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Stocks vs. Real Estate: Which is a Better Investment?

Donny Gamble
February 27, 2022
stocks vs real estate
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A portfolio with a million dollars in Apple stocks, or a beachfront property in Santa Monica that’s worth it’s weight in gold—which one sounds more appealing to you?

Buying real estate is great, but it’s not the only option you have. Plenty of investors make their millions in stocks, which compared to real estate aren’t actually tangible.

So what’s the deal on these two completely different investment styles?

Buying real estate is different from buying stocks, and we’re going to explain what the pros and cons of each are, because there’s a reason that these two investment types attract different types of investors.

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Is Real Estate Risky to Invest in?

Real estate requires more tact to invest in than stocks, which is the key difference here. HGTV and house flipping shows make it seem like an overly lucrative, glamorous process, but do yourself a favor and really truly inspect all the ins and outs of real estate investing before you start sinking money into it.

If you are tactical, real estate investing can be extremely lucrative, but you also have to be patient and mitigate risk as much as possible. These are a few problems that you can run into during real estate investment:

  • Negative Cash Flow: You’re outputting more money than you’re earning. This is not a sustainable business model and will bottom out fast.
  • Bad Tenants: If you decide to renovate a home and become a landlord, be ready for your fair share of bad tenants. They can happen, so you should develop a screening process before you rent to anyone.
  • Bad Locations: This is critical, because you can drive the price of your home down tremendously if you don’t pick an up-and-coming area, or one that experiences slight historical price growth over time.
  • Bad Renter’s Market: If there just aren’t a lot of renters right now, you experience a shortage of potential tenants. You can’t pick-and-choose, so you’re either left with bottom-of-the-barrel tenants or worse: a vacant house.
  • Loss During Construction or Renovation: Every month that your home is not ready to rent out it a month you’re losing money on your investment. Renovation plans need to be actual plans so you know when you can start to expect an income from your real estate.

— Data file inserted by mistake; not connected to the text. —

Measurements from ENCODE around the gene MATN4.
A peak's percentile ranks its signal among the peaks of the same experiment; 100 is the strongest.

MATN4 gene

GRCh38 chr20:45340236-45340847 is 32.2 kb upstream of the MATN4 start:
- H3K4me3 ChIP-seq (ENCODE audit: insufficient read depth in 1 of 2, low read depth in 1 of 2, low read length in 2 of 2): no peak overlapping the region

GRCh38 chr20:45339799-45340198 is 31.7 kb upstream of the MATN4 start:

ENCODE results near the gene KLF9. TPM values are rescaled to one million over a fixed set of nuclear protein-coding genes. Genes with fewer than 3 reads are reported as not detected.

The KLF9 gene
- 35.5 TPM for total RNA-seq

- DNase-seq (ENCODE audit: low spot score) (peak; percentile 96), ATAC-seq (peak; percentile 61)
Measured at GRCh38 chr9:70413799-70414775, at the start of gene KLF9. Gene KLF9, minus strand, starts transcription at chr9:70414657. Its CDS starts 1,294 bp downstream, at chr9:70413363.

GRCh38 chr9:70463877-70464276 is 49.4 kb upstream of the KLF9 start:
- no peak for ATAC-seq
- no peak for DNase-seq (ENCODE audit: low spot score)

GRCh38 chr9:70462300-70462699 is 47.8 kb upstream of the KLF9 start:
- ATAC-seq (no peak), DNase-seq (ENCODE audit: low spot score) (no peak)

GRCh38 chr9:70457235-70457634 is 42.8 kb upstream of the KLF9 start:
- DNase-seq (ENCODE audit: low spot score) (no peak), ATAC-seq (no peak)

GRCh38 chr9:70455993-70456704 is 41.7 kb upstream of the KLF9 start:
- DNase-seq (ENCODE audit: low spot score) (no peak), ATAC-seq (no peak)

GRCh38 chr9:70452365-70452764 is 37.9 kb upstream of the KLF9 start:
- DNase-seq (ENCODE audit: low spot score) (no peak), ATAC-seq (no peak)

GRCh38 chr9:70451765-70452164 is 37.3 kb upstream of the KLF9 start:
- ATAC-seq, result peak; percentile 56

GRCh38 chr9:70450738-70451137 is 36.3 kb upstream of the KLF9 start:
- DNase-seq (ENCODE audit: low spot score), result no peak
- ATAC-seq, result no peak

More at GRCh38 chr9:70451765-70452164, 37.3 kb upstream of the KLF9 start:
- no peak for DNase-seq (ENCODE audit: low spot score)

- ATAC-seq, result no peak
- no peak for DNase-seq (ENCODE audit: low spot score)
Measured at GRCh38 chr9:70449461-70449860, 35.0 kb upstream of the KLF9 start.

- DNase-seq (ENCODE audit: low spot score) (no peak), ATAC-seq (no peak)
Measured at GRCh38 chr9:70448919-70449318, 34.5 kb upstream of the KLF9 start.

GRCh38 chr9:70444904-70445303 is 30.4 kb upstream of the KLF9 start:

Real estate investments generally refer to someone buying real estate to rent or sell. There are so many risks that it’s hard to count, but if you understand those while going in and you have a plan to mitigate that risk, it can be a lucrative endeavor.

Are Stocks Risky to Invest in?

Yes and no. It all depends on how you invest. Stocks can tank overnight, but we all know that the odds of Apple or Google shutting their doors entirely is unlikely.

However, these expensive stocks aren’t gateways for most stock investors, so where’s the risk associated?  If you go all-in on one company’s stock, you’re not investing intelligently.

Sure, they may do exceptionally well, but all the stories about “If you invested in X company 10 years ago, you’d be a millionaire by now” are all retrospective.

They’re not financial advice, because nobody could have foreseen ten years of market data into the future.  The answer is index funds: a fund where your money is split up across dozens, hundreds, or even thousands of stocks (depending on how you manage it) so that you have a little piece of every corner of the market. 

If the tech sector has a bad year, that’s okay, because you have stock in the clothing sector as well.  Stocks are risky if you’re careless, but the entire stock market isn’t going to hit absolute zero all in the blink of an eye.

If it does, money isn’t really going to be worth anything anyway, so what’s the harm in investing in a broad index fund? Even if one sector falls completely, a 10% hit to your portfolio is beyond recoverable (it’s really not that scary), as opposed to all of your investment burning on a handful of stocks.